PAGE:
PORTLAND — There was a time when Justin, an international college student in Oregon, couldn’t imagine he’d ever get to go to school in the United States.
The Iran native remembers growing up hearing about the hostile relationship between the two countries, particularly at the end of the Carter Administration, that made coming to the U.S. on a student visa all but impossible.
But as restrictions on Iranian nationals entering the country to study began to ease, Justin decided to apply to Portland State University. Since 2009, he’s earned a PhD in mechanical engineering and is working on a second master’s degree.
Justin now works in the semiconductor industry.
He’s been feeling increasingly anxious as relations between two countries he loves have deteriorated to the point that officials in both nations have hinted at a full war.
First, President Donald Trump ordered the assassination of Iranian Gen. Qasem Soleimani, which U.S. drone attacks accomplished. Then the Iranian government retaliated by launching a volley of missiles at an Iraqi base that houses U.S. troops.
Justin, whose real name The Oregonian/OregonLive has agreed to withhold for both his safety and that of his family in Iran, fears the attacks give credibility to war hawks in both nations.
He said people in both countries get “lost in emotion. You get lost in patriotism on both sides.”
“All of a sudden, it’s not a rational conversation. It’s nationalism,” Justin said.
Only nine Iranians are studying at Portland State on a student visa, according to officials at the Office of International Affairs.
Three of those students, plus Justin, who’s now a green card holder, spoke to The Oregonian/OregonLive and other media outlets Wednesday about their experiences as relationships between the U.S. and Iran have grown tense.
They said they feel torn between two worlds. They rarely mention they’re Iranian for fear of drawing attention to themselves.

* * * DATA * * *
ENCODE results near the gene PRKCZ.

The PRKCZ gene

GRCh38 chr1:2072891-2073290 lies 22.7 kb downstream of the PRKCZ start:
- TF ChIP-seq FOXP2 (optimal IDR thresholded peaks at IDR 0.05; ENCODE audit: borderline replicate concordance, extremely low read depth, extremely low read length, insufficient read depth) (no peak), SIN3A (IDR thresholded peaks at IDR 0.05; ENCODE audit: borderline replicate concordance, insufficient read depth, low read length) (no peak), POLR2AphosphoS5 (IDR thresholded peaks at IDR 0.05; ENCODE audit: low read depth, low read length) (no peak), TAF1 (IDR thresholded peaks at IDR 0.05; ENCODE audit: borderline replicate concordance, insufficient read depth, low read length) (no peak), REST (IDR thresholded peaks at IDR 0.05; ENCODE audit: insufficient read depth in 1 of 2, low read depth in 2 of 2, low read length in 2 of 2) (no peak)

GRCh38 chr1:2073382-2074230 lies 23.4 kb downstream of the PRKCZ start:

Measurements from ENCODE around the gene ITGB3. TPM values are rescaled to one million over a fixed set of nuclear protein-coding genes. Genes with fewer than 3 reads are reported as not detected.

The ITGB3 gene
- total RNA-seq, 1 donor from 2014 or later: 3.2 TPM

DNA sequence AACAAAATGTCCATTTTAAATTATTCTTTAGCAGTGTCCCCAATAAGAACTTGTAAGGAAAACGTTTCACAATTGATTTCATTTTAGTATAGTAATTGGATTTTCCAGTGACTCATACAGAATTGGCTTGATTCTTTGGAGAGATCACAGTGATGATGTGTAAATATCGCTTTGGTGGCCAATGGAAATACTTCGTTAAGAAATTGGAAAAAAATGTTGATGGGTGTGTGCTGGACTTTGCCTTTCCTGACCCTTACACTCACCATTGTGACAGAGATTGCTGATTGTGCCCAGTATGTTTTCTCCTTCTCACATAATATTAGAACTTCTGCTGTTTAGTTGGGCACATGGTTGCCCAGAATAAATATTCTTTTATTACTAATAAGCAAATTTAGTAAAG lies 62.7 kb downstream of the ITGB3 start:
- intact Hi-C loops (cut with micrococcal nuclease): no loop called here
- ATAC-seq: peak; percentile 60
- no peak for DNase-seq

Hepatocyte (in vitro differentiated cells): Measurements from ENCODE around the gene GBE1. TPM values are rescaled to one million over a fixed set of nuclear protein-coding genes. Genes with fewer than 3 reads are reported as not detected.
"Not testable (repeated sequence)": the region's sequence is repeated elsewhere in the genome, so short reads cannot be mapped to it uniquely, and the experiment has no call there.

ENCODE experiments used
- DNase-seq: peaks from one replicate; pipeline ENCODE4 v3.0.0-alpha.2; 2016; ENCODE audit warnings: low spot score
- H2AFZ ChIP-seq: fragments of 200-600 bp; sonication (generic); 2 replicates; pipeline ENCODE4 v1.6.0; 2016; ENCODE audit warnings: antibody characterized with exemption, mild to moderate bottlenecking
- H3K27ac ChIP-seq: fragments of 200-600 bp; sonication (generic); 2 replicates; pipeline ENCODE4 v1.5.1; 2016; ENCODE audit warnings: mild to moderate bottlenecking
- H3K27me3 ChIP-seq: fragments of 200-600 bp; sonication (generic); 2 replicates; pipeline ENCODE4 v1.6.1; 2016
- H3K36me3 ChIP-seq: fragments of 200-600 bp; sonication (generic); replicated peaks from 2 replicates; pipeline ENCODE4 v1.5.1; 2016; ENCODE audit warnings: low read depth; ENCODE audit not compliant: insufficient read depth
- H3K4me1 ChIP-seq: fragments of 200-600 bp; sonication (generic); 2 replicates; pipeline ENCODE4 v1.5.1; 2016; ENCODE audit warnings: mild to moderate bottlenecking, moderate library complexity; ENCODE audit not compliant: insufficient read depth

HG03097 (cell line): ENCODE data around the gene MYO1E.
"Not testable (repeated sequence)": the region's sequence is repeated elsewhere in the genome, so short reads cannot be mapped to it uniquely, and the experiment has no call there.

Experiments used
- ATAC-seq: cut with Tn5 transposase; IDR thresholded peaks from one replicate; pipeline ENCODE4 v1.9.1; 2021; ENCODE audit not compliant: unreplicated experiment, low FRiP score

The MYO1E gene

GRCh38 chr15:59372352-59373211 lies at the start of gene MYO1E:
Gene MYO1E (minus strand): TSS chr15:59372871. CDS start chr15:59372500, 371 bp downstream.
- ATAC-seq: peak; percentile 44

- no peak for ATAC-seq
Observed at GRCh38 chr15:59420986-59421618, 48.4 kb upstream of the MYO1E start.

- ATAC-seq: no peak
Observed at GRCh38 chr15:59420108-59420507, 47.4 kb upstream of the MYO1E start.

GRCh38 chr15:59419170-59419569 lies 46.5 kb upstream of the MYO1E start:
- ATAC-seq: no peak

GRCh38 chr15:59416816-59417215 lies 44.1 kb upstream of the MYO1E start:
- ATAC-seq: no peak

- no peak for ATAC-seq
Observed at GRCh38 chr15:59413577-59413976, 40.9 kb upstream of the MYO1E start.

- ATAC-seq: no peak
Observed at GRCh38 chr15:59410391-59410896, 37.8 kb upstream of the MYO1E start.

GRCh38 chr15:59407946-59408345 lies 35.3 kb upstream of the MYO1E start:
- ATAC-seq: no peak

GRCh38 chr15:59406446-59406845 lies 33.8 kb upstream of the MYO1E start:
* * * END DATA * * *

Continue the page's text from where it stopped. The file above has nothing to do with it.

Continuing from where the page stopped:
All four also said they hope Americans can distinguish between them, twentysomethings and thirtysomethings looking for an education, and officials threatening war.
“We’re not supporting war,” said Andrew, who is also going by an alias. “We’re not seeking tension between Iran and the U.S. We’re not thinking the same as our government.”
For Justin, what’s worse, he can’t speak to his family back home about the tension between the two countries.
“Let’s talk about everything else but this,” Justin remembers relatives saying.
That’s because they worry about the government monitoring their conversations. And if either Justin or a relative criticized the regime in any way, it could spell trouble for both parties.
At least this time, Justin can consistently communicate with his family, he said.
Back in November, the Iranian government essentially shut off the internet and throttled mobile data in response to massive protests that erupted in the wake of a sudden surge in gasoline prices.
“That was worse,” he said. “That was much worse.”
Both then and now, Justin heard from close friends in Portland after they’d heard the news about the strife in his home country. He’s had about a decade to build that base of support. He says he’s lucky — other Iranian students in Portland haven’t had time to plant those same roots.
The difficulties for Iranians living in the U.S. didn’t begin with the Trump Administration. When President Obama signed a pair of executive orders to pressure Iran into abandoning its nuclear program in 2012, Justin said some employers took one look at his ru00e9sumu00e9 and decided it wasn’t worth jumping through the hoops to hire an Iranian national.
Those troubles certainly were amplified when Trump entered the Oval Office, he said.
Soon after the president signed his controversial travel ban, Justin realized he couldn’t visit home, nor could his family visit him in Oregon anymore. Last year, he instructed his parents to fly to Vancouver, B.C., so he could meet them there rather than navigate the paperwork necessary for them to see him in the U.S.
That doesn’t seem like a possibility anymore. When Justin heard that Customs and Border Patrol detained U.S. citizens of Iranian descent at the Canadian border over the weekend, he decided it was no longer worth the risk.
Even for U.S. citizens, Justin said, “We’d like to think we all get equal rights, but the reality is that it’s not that simple.”
Still, he remains hopeful that “cooler heads will prevail” and that tensions between the two countries eventually simmer. But that will require officials in both countries to come to the table, he said.
“I think we need changes,” he said. “We need some changes in Iran. We need some changes in this country, too.”